Spectacled Eider.
Spectacled Eider. Photo: Milo Burcham.

ALASKA (January 4, 2021)—A new Integrated Activity Plan for the National Petroleum Reserve-Alaska (NPR-A) was released today by the Bureau of Land Management (BLM). This new land management plan opens up 18.6 million acres in Alaska’s western Arctic to oil and gas development. That makes over 80% of this vibrant habitat available for leasing, including previously protected areas like the Teshekpuk Lake wetlands, one of the world’s most important places for shorebirds and waterbird species.

This sensitive wetlands complex provides habitat for tens of thousands of molting geese, threatened species such as the Spectacled Eider, nesting shorebirds, and a whole host of waterfowl. The 40,000-head Teshekpuk Caribou Herd also uses the lands surrounding Teshekpuk Lake as calving areas, insect relief, and migratory corridors.      

The new plan also completely does away with protections around the Colville River, which provides water and fish to western Arctic communities. It is also home to several significant raptor species, including Rough-legged Hawks, Arctic Peregrine Falcons, and Golden Eagles.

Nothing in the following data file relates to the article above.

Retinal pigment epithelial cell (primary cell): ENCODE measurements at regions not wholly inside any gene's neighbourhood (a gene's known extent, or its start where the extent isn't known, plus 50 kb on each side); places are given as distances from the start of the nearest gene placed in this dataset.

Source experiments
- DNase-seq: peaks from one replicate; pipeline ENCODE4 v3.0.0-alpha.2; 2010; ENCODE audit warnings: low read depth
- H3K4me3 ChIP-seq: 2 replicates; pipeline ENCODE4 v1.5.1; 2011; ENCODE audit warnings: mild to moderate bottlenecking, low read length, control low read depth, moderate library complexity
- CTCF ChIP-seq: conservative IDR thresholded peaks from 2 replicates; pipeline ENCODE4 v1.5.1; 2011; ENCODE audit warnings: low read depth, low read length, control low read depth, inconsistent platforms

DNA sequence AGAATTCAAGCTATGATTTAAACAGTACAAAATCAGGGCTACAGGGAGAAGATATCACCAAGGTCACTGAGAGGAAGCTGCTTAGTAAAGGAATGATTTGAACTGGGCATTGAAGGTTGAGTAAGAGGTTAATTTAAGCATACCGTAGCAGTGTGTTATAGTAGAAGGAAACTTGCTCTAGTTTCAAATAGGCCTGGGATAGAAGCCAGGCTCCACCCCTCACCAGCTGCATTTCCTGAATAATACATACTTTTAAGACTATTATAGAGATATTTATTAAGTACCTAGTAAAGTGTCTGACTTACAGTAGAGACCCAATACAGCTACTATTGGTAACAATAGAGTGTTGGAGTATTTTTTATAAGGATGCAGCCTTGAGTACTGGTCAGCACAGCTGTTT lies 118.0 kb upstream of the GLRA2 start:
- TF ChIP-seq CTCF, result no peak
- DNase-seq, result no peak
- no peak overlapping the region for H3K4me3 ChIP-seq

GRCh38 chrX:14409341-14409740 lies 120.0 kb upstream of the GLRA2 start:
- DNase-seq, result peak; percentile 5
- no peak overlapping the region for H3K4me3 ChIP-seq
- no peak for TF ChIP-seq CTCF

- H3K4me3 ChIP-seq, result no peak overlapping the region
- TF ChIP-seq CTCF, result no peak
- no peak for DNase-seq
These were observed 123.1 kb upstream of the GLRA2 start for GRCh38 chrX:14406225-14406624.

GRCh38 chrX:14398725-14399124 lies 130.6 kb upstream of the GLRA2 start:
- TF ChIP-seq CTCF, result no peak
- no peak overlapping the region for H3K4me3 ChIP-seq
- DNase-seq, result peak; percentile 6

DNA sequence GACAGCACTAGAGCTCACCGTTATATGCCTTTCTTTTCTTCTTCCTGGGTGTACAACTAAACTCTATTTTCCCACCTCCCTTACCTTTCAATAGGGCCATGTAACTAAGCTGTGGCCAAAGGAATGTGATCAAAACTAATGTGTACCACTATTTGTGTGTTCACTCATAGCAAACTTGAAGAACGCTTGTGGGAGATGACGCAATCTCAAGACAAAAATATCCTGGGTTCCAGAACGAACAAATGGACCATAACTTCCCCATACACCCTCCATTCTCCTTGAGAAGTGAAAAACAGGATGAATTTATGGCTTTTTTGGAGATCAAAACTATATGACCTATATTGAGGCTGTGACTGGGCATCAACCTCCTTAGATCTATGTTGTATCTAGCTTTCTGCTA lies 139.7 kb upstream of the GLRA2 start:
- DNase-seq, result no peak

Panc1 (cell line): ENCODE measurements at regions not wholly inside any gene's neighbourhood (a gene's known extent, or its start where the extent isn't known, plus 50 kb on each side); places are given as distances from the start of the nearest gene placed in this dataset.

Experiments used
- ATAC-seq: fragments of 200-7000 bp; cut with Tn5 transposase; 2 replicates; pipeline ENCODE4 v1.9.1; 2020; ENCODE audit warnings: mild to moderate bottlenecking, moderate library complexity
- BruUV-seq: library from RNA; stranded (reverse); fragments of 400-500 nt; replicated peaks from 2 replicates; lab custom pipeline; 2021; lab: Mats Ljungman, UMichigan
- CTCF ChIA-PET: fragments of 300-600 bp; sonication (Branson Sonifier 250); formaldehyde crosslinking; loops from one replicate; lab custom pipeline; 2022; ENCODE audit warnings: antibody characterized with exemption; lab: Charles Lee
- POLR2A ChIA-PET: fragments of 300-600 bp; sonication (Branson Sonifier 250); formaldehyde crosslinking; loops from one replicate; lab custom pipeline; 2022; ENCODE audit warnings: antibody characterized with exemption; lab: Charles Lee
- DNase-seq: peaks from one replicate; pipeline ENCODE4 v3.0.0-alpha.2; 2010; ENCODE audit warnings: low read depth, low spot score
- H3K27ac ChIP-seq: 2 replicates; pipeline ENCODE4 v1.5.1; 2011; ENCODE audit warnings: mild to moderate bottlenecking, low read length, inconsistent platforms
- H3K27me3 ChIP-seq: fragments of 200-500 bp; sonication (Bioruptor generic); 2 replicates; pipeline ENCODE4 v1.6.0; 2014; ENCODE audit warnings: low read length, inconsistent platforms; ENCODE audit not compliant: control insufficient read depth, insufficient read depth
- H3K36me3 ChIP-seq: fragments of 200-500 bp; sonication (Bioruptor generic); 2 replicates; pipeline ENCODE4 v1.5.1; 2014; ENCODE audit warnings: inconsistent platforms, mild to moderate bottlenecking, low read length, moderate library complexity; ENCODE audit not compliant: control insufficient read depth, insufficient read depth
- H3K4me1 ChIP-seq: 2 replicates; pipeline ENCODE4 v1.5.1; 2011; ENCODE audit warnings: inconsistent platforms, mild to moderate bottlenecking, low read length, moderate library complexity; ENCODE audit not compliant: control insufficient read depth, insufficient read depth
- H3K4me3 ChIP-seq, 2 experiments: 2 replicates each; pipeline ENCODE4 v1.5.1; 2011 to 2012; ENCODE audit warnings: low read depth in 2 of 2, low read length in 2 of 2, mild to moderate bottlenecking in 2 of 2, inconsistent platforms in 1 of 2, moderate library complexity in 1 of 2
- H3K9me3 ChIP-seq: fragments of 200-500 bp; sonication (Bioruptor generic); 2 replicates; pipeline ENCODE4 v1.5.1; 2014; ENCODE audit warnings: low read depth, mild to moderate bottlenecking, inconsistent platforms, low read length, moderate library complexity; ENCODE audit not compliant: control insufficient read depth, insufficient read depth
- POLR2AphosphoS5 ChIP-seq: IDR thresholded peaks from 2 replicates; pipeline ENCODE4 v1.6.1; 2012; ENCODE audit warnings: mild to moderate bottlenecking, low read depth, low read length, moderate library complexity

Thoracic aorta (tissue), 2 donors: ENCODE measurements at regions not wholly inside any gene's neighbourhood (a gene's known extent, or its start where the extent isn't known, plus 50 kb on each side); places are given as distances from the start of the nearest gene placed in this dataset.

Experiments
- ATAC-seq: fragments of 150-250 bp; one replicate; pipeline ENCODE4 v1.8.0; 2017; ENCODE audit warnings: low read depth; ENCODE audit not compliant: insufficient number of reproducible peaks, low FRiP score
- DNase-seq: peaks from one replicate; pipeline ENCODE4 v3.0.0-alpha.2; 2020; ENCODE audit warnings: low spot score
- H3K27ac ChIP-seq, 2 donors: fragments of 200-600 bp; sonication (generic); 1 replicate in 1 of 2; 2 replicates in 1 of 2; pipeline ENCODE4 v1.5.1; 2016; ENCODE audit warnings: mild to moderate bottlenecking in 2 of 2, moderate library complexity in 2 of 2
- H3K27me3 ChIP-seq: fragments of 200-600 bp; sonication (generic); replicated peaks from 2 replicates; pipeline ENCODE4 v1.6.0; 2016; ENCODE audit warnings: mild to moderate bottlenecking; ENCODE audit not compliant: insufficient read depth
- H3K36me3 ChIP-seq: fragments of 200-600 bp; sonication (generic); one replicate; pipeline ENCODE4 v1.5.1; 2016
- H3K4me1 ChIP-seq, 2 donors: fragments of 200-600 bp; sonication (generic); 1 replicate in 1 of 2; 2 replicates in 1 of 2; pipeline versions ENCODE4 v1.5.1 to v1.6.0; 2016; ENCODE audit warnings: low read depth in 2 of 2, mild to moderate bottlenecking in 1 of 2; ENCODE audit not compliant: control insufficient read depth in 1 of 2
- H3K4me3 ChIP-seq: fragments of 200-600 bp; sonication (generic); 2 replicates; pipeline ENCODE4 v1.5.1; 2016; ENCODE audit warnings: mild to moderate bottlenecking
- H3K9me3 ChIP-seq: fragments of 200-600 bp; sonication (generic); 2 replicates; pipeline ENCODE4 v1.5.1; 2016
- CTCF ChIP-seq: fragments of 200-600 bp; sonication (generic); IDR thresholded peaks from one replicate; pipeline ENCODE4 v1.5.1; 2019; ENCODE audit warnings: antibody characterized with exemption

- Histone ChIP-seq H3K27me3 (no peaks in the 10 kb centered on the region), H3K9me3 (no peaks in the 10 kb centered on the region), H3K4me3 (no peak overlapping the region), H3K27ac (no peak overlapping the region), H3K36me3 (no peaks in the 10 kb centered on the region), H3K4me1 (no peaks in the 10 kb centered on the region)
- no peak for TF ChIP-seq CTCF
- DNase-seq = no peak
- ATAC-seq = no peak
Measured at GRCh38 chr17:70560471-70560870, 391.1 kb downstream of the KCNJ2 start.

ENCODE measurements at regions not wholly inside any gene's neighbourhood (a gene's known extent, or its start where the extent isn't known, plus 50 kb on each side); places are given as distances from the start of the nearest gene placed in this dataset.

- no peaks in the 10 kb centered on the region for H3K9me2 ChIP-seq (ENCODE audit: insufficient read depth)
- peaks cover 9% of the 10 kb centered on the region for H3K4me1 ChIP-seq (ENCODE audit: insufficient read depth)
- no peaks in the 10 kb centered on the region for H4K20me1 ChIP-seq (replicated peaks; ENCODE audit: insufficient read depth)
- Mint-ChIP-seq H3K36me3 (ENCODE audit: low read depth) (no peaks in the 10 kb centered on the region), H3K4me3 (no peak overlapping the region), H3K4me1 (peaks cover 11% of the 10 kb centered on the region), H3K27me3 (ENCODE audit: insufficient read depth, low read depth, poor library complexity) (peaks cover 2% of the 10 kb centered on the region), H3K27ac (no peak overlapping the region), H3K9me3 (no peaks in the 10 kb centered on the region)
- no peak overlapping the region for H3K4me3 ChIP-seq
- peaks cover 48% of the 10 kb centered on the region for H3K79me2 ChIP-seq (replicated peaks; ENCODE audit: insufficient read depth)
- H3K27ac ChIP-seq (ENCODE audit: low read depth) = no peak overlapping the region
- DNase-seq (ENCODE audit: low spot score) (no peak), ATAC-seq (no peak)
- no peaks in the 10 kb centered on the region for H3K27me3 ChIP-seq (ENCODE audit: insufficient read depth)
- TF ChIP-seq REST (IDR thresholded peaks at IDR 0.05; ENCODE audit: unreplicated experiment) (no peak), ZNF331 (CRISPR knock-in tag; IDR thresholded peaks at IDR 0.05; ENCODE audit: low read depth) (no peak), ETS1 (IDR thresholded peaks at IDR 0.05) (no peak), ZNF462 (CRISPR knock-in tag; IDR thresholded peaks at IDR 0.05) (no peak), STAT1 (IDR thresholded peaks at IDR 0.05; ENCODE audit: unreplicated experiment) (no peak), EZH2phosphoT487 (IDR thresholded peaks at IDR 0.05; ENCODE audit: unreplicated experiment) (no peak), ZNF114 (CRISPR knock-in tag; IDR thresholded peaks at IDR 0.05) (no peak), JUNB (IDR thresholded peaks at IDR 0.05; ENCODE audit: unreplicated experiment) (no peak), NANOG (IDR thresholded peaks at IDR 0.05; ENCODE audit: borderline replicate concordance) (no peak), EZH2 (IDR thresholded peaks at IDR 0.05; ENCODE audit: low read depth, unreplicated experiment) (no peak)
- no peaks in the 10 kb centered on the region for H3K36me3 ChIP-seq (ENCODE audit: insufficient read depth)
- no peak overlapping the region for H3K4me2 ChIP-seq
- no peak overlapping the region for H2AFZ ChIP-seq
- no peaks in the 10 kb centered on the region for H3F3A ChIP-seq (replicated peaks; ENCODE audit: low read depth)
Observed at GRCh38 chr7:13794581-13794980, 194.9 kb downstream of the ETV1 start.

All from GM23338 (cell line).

“BLM has buckled under political pressure and is throwing away protections for these special areas, completely erasing important nesting habitats for some of the world’s most iconic birds and fragmenting critical habitat for caribou,” said Natalie Dawson, executive director, Audubon Alaska. “Ways of life of Arctic Indigenous Peoples are centered on the importance of intact habitats. In an area where people are already experiencing and responding to the impacts of climate change, federal efforts should be made to mitigate not accelerate the problem.”

The National Audubon Society joined Earth Justice, Center for Biological Diversity, Friends of the Earth, and Stand.Earth in suing the Trump administration over the new land management plan back in August when BLM released its final “environmental impact statement”. Audubon has also signed onto a group statement opposing the new management plan.

Rebecca Sentner, rebecca.sentner@audubon.org 

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